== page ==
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NO MERCY “I will not pardon this person. The Georgian society knows about him better than I do, and thus they know why I won’t issue the pardon,” thus spoke President Salome Zurabishvili of Giorgi Rurua, a shareholder of Mtavari Arkhi TV that was sent behind bars for four years yesterday, on charges of illegal purchase, storing and carrying of a firearm. What Mrs. President refers to is that Mr. Rurua was a member of the notorious Mkhedrioni paramilitary in his youth (which formed the praetorian guard of the elder-day government, by the way). The government-friendly media led Georgians to believe while Mr. Rurua was in preliminary detention awaiting a trial, that in those days Mr. Rurua was responsible for a brutal double-murder. He was not charged for this alleged crime, nor he was tried. Yet, now “everybody knows” he is a criminal, according to Mrs. Zurabishvili. U.S. Senate Foreign Relations Committee Chair James Risch, prominent EU MPs Andrius Kubilius and Anna Fotyga previously urged Zurabishvili to use her discretionary power of pardon, since this would open the way to honoring a political compromise with the opposition.
STANDARD BEARER Not all was gloom in Georgia’s presidential palace, as Mrs. President found time to approve the new and jolly Presidential Standard. Important matters of state must always come first and what is more important than symbols?!
CROOKED COPS A prominent Georgian legal watchdog, GYLA, welcomed that charges were brought against three policemen who allegedly tortured a misidentified citizen trying to extort confession. The alleged crime occurred three years ago, and GYLA filed a lawsuit at the European Court of Human Rights (ECtHR) on behalf of the plaintiff. GYLA is indignant that it took this long the prosecution to bring official charges, and even more concerned that they try to lighten the charge from torture to “exceeding authority”.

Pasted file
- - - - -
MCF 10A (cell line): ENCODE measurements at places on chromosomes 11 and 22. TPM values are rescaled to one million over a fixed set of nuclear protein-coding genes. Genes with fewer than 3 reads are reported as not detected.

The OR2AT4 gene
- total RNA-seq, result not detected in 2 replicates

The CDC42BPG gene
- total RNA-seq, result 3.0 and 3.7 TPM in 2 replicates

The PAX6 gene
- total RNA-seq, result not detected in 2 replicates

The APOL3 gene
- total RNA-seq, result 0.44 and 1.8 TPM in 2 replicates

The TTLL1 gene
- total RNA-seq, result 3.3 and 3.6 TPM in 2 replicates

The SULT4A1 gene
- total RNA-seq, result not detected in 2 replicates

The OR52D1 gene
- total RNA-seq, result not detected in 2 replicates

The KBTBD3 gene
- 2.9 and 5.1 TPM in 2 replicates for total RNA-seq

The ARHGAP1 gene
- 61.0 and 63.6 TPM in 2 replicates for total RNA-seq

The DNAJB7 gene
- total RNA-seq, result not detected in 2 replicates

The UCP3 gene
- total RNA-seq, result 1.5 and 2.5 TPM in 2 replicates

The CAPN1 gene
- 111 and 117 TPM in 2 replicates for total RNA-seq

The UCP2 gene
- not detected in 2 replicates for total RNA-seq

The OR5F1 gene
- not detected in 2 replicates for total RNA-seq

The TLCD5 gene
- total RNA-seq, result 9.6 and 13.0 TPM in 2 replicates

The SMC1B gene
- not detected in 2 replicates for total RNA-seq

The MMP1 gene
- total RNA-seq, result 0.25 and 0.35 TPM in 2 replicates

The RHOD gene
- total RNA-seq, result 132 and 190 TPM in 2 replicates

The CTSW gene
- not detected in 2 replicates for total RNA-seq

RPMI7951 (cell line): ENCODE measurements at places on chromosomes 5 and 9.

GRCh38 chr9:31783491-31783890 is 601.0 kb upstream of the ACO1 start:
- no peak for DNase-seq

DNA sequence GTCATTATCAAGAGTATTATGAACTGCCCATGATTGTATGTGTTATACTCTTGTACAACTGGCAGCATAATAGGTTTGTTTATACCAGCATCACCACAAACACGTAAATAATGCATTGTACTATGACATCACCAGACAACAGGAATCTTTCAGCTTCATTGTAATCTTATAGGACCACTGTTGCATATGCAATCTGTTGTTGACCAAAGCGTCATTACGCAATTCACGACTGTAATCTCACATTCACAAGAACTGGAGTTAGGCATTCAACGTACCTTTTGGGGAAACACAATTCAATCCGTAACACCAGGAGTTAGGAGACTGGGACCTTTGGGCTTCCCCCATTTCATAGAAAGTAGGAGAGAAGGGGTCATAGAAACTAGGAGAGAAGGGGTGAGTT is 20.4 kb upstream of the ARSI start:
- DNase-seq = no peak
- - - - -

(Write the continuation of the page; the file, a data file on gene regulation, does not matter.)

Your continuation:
GENDER BENDER The political party Girchi (Pine-cone), which is known for its ultra-liberal economic stance and its often amusing pranks, announced its top-10 list for parliamentary polls. In a welcome innovation, the party selected its leading candidates via online primaries, catering to its urban and wired parish. On the downside, the list is all-male, despite the new legal requirement that every third candidate must be of a different gender. Quipped the party leader Zurab Japaridze – when the time comes we will satisfy the legal requirement by assigning different gender to these candidates. Funny? You judge. We choose to demur.
CAPITAL (TRANSPORT) SINS Those of you who reside in Tbilisi would have felt it – the city’s poshest residents hold their breath in dreaded anticipation, as the central Chavchavadze Ave. of Vake district is heading into the unknown. The newly refurbished transportation scheme would have cars sacked from the sidewalks, bicycle lanes installed, the number of pedestrian crossings multiplied, and – o, horror – central dedicated bus lanes stealing two lanes of car traffic. What’s worse, the buses in question will go against the car traffic and the passengers will wait on dedicated stops in the middle of the road. Doomsayers foresee a cataclysm of biblical proportions. Optimists rejoice that at least one main thoroughfare favors pedestrians and public transport. The municipality promises more such innovations to come. Honestly, we have no love lost with Tbilisi’s gas-guzzlers, but a sight of a bus plowing against the traffic does instill a holy dread in our heart. A lot is riding on the success of this experiment. We keep our fingers crossed.
That’s full lid for this week, we will come back to you on Monday with fresh developments in Georgia’s politics!